Most Americans know that their country is nicknamed Uncle Sam, but not as many Americans know why or how the U.S got this nickname. Fortunately, they can find out by taking a little bit of time and celebrating September 13th as Uncle Sam Day. This is a holiday in which Americans can show some appreciation to one of the most recognized American symbols—not only in the U.S but all around the world.
The History Of Uncle Sam Day
No one really knows when Uncle Sam Day started getting recognized and celebrated as a holiday, but we do know why it’s celebrated on September 13th. It’s celebrated on this day because this is when a local newspaper picked up on the nickname for the U.S “Uncle Sam” and ran a story about it. Eventually, the story was circulated all over the U.S., and people from coast to coast started referring to the U.S as their Uncle Sam.
But why did the U.S get the name in the first place? Well, it all has to do with a meat packer named Samuel Wilson. He ran a business out of Troy, New York that was supplying the U.S Army with barrels of beef during the War of 1812. He stamped the barrels with the initials “U.S” for the United States, but soldiers began calling the barrels of food as Uncle Sam’s beef. And once the local paper caught wind of it, this nickname was spread far and wide.
It wouldn’t be until the 1860s, however, that the iconic look of Uncle Sam would be refined. This is when a political cartoonist named Thomas Nast began playing with the design of Uncle Sam. Interestingly enough, German-born Nast not only invented the iconic image of Uncle Sam, but also invented some other iconic images including the image of Santa Clause, the Donkey for the Democratic Party, and the Elephant for the Republican Party.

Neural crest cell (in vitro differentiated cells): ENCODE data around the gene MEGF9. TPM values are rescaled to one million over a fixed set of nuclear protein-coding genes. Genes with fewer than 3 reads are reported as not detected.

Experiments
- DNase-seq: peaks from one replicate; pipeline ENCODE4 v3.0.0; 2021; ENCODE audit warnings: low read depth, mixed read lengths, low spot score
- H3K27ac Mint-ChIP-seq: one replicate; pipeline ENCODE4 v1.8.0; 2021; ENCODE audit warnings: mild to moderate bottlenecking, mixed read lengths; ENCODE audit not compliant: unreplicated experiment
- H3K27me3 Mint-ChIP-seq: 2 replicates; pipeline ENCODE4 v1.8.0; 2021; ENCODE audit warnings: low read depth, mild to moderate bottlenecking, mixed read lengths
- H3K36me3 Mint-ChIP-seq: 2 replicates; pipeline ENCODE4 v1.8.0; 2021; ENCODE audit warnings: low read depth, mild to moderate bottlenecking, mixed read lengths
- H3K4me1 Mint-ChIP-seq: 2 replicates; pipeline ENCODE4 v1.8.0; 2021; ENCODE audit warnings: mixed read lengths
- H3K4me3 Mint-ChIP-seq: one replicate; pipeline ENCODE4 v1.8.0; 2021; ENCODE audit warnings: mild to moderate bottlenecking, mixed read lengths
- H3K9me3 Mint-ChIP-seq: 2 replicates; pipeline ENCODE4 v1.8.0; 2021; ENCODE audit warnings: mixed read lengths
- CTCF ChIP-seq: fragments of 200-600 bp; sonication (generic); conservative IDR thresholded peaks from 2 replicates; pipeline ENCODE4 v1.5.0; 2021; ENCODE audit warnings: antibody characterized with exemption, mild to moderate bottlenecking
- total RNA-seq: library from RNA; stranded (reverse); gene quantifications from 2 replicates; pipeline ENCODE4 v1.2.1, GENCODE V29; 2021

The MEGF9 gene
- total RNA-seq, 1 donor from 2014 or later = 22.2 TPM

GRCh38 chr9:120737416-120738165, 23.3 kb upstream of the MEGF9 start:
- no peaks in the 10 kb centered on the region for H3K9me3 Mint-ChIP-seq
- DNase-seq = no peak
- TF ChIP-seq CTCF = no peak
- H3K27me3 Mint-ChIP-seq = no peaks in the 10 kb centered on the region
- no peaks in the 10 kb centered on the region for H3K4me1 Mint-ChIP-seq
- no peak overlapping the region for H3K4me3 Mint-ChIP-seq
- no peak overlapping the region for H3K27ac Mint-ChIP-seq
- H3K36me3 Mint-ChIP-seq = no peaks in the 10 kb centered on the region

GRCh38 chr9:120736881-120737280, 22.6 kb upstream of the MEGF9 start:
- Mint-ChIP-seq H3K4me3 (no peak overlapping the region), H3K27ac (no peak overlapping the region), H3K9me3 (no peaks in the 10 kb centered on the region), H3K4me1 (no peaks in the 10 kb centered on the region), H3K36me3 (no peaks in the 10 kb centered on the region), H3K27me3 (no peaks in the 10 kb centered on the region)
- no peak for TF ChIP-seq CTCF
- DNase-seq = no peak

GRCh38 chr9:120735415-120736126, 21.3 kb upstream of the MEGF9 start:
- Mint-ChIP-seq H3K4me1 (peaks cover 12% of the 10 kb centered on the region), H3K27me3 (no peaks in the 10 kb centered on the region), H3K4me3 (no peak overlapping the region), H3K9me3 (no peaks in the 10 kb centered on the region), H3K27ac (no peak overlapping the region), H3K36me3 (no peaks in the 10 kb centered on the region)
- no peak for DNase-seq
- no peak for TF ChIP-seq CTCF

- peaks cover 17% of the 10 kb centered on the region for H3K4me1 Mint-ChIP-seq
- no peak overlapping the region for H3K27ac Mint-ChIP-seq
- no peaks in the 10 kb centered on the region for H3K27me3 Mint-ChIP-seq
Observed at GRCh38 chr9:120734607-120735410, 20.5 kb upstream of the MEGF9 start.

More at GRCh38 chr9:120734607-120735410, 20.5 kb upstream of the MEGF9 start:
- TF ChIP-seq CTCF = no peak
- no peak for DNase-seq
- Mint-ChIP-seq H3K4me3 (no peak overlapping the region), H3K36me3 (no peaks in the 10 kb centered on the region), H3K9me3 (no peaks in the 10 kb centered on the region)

In September of 1961, the Congress of the United States officially recognized Samuel Wilson as the progenitor of Uncle Sam as America’s national symbol. This is probably why people have begun to celebrate this holiday every September 7th.
Observing Uncle Sam Day
Uncle Sam Day can be observed in several different ways. You can take the time to deck out your home in Uncle Sam memorabilia, you can dress in red/white/blue clothing, or you can learn more about the two guys responsible for Uncle Sam, Samuel Wilson, and Thomas Nast. While you’re observing this holiday, be sure to spread the word about it on the Internet using the hashtag #UncleSamDay. Educate everyone out there as to how this American symbol came into existence.
When is Uncle Sam Day?
|This year (2021)||September 13 (Monday)||Multiple dates - more|
|Next year (2022)||September 13 (Tuesday)||Multiple dates - more|
|Last year (2020)||September 13 (Sunday)||Multiple dates - more|